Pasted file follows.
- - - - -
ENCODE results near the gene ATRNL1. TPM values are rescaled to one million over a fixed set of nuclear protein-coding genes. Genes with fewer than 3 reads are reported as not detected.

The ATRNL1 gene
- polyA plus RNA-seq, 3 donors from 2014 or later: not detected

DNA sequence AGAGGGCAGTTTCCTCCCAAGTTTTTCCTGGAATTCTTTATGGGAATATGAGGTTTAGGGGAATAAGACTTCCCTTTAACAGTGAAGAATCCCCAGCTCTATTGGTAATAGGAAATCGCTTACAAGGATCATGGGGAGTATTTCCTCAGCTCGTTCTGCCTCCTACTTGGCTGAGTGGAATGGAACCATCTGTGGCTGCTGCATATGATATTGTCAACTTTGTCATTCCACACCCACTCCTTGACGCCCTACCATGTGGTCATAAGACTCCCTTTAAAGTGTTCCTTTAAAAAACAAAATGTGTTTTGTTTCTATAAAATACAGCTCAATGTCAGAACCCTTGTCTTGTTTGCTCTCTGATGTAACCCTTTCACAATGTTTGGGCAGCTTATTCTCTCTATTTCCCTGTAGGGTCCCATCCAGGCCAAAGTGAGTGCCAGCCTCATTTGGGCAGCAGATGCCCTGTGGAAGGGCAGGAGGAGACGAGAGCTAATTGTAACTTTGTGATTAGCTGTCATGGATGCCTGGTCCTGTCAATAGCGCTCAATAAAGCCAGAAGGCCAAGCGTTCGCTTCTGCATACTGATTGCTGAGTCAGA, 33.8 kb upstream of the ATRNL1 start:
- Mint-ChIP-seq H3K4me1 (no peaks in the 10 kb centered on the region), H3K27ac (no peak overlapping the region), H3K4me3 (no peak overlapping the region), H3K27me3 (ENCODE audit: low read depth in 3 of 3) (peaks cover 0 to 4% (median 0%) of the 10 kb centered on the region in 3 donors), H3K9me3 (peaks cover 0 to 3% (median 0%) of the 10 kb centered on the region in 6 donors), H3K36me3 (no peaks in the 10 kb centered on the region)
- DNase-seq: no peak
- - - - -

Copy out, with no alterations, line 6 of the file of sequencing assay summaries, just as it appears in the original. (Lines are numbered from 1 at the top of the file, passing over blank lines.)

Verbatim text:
- DNase-seq: no peak